After Monday’s failed vote, Schumer correctly blamed Republicans, accusing them of “playing games with the full faith and credit of the United States,” Olson reported.

“The Republican Party has solidified itself as the party of default, and it will be the American people who pay the price,” Schumer added.

Writing in the Washington Post, columnist Greg Sargent noted that Democrats could use the budget reconciliation process to get rid of the debt limit, first imposed during the administration of President Woodrow Wilson as a way to fund the nation’s entrance into World War I. Back then, the debt ceiling was capped at a relatively quaint $15 billion, according to NPR.

There’s a certain beauty to that plan. But it would require Democrats to do something they are supernaturally bad at doing: Actually using the power that comes with controlling the White House and both chambers of the legislative branch, and playing the kind of hardball it takes to get stuff done.

You can say this much for the Republicans. They might not run the White House or the U.S House, but they routinely roll right over Democrats as if they do.

The Democrats should get rid of both the debt ceiling and the filibuster – thus ending the paralysis in an already broken U.S. Senate – and do the work the voters elected them to do. You can bet Republicans would do the same if they were in charge.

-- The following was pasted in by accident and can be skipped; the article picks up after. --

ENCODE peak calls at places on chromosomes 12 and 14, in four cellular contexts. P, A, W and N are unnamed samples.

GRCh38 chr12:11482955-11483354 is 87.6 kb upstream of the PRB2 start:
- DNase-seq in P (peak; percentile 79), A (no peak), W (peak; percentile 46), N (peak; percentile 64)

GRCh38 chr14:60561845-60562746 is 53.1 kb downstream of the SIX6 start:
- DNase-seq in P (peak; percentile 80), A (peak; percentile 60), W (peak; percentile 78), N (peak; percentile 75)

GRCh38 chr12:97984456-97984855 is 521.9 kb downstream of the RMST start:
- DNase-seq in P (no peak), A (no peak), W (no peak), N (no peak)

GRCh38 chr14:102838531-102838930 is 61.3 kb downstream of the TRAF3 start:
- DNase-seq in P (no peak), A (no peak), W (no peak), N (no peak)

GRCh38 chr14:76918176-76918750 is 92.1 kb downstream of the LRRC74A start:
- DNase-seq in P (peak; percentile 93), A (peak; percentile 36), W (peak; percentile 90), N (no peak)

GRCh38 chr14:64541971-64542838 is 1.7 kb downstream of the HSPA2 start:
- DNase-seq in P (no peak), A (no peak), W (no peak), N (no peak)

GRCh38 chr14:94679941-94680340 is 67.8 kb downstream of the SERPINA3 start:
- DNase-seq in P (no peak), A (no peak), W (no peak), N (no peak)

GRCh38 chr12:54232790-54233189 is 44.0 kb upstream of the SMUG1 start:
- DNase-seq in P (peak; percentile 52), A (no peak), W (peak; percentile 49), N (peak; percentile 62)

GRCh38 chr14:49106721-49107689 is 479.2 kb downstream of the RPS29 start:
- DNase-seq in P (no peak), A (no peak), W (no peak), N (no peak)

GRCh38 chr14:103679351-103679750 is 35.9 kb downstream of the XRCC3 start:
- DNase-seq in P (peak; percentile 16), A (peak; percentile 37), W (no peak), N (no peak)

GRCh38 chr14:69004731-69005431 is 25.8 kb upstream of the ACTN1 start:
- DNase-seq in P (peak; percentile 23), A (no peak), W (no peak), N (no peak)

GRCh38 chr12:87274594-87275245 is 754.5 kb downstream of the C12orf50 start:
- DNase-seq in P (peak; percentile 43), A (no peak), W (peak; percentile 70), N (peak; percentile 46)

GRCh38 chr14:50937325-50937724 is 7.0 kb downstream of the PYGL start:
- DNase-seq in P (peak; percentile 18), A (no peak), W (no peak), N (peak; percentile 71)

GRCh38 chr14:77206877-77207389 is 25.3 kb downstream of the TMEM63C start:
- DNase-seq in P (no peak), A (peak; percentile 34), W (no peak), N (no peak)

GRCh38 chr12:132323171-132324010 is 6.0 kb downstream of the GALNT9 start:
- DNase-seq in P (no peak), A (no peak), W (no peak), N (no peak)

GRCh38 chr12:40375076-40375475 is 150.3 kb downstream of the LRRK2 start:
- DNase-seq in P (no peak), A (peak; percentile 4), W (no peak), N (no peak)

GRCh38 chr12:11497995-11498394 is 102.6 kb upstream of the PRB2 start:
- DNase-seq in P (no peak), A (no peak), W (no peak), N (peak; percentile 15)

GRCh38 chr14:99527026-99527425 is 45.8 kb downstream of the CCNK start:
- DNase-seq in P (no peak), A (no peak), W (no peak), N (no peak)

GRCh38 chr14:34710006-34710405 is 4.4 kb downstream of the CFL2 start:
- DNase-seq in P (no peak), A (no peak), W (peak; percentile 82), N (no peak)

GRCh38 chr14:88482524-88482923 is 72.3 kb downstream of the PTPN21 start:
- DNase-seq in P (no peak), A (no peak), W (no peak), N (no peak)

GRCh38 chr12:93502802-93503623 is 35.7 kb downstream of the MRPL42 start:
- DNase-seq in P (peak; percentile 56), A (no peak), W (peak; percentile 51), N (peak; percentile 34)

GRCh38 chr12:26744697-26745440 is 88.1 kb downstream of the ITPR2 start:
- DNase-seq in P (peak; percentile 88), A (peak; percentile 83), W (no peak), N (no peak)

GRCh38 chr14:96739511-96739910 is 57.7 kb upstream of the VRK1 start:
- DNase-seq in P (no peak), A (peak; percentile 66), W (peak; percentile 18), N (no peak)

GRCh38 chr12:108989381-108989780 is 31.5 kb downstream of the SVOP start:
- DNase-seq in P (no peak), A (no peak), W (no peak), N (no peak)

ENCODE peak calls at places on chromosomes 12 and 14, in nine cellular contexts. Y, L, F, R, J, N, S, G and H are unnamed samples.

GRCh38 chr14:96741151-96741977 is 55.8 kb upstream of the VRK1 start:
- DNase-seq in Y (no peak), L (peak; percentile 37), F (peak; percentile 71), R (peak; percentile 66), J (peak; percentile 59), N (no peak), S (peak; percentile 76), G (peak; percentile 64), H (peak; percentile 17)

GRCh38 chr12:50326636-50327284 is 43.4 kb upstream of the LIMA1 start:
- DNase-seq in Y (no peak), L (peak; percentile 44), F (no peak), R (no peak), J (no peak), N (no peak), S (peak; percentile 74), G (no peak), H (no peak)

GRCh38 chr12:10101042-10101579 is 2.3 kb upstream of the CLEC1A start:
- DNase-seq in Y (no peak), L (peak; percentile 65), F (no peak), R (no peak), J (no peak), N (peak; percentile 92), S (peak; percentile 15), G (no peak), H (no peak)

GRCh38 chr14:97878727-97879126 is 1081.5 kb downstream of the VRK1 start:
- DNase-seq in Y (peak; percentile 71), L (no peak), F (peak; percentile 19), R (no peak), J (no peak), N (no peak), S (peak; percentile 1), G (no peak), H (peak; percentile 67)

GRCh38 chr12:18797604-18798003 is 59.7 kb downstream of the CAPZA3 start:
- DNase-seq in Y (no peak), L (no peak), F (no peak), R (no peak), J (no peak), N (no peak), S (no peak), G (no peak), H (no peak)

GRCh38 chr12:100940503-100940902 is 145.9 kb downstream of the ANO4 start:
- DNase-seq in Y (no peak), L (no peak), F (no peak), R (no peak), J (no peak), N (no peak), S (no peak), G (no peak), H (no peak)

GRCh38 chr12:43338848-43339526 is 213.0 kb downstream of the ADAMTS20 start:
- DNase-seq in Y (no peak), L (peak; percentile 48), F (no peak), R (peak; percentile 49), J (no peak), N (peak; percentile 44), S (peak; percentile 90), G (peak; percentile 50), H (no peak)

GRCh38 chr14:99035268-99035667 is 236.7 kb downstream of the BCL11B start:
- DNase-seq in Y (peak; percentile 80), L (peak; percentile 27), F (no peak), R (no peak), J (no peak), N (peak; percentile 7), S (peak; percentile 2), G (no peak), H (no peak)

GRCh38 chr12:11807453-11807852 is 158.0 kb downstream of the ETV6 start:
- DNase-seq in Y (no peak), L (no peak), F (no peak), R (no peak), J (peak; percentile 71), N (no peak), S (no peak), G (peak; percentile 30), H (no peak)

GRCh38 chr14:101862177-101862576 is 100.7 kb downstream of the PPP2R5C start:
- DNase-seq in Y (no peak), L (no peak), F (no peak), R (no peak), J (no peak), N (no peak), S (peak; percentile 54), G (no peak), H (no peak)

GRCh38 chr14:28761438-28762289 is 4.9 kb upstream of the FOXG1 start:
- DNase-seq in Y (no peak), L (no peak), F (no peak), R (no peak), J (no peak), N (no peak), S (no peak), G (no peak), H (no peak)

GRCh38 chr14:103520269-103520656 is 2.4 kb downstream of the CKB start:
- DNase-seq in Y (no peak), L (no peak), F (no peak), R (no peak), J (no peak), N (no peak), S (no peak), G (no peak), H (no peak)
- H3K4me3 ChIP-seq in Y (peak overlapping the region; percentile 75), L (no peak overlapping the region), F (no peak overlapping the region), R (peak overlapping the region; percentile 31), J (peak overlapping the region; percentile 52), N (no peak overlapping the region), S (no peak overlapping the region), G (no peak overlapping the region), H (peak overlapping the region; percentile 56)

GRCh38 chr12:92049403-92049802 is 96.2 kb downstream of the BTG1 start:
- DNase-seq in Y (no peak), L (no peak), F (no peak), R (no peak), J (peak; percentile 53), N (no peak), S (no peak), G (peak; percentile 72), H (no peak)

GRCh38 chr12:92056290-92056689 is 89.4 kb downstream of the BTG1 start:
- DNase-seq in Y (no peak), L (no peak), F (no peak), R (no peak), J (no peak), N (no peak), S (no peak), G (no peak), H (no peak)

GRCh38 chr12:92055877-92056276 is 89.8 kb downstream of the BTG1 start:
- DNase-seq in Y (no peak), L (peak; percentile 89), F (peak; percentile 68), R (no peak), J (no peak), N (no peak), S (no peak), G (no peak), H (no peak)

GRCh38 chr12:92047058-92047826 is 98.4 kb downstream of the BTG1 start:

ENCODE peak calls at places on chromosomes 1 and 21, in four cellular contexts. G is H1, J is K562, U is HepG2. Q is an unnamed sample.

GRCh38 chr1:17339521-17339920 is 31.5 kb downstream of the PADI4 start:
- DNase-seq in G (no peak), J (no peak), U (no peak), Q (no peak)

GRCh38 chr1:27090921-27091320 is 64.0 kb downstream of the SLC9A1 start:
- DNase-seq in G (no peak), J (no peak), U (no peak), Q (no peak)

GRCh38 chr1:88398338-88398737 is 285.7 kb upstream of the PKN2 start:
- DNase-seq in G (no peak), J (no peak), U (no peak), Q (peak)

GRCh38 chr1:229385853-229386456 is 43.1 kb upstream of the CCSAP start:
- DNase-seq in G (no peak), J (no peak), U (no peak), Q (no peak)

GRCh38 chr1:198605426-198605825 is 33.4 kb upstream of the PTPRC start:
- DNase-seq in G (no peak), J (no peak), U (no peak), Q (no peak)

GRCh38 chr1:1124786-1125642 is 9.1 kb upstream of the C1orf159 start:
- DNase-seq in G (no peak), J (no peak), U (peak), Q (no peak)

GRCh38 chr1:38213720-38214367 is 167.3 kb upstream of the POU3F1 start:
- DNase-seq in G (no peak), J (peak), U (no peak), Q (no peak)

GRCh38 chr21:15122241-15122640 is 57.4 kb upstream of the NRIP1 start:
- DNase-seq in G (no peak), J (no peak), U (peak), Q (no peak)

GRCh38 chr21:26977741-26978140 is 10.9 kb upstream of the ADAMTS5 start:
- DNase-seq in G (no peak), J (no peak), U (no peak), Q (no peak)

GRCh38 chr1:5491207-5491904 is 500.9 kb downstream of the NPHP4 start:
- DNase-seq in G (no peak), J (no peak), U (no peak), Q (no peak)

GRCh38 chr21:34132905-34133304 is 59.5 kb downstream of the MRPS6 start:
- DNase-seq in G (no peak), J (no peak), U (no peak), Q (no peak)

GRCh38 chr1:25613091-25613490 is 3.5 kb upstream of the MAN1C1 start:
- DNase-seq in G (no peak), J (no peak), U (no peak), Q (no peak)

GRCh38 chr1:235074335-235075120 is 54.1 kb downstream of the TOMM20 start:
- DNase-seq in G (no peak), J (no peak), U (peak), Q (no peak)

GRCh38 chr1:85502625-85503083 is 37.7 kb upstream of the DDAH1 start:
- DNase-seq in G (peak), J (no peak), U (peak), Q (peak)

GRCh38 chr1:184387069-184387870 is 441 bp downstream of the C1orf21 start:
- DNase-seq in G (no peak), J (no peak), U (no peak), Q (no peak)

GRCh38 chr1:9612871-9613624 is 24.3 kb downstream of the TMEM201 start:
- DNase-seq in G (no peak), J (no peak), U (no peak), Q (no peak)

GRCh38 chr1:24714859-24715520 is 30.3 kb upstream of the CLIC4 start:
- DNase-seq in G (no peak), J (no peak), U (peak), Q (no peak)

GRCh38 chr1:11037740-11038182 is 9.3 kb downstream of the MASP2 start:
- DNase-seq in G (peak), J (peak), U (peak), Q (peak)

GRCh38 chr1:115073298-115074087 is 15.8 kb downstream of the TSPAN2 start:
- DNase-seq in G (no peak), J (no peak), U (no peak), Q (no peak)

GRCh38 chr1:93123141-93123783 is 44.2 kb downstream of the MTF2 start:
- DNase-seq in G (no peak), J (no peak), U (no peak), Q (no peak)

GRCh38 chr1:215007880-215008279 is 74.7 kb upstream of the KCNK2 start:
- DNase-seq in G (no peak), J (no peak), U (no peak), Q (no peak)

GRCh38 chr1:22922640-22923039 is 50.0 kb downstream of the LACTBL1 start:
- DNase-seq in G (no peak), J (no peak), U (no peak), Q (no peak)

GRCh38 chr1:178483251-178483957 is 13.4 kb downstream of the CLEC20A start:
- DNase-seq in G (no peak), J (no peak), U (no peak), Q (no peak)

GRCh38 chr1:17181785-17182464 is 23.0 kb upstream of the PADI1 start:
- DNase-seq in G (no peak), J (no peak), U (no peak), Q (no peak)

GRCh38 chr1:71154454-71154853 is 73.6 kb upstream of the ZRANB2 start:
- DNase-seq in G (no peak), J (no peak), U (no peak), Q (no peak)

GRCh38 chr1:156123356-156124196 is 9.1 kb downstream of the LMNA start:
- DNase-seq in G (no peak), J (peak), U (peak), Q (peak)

It’s time to take the wheels off the GOP’s clown car before it runs the nation permanently into the ditch.

Copyright 2021 John L. Micek, distributed exclusively by Cagle Cartoons newspaper syndicate.

An award-winning political journalist, John L. Micek is Editor-in-Chief of The Pennsylvania Capital-Star in Harrisburg, Pa. Email him at [email protected] and follow him on Twitter @ByJohnLMicek.

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Senate Candidates Bash Big Tech While Owning Their Stock

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When it comes to how he feels about big tech, Jeff Bartos didn’t mince his words.

“From shadow-banning conservatives, censoring content online, biased fact-checking, and now funneling millions of dollars into our elections it’s become clearer than ever: Big Tech must be reined in,” Bartos, a Republican candidate for U.S. Senate from Pennsylvania, wrote on Twitter on July 1.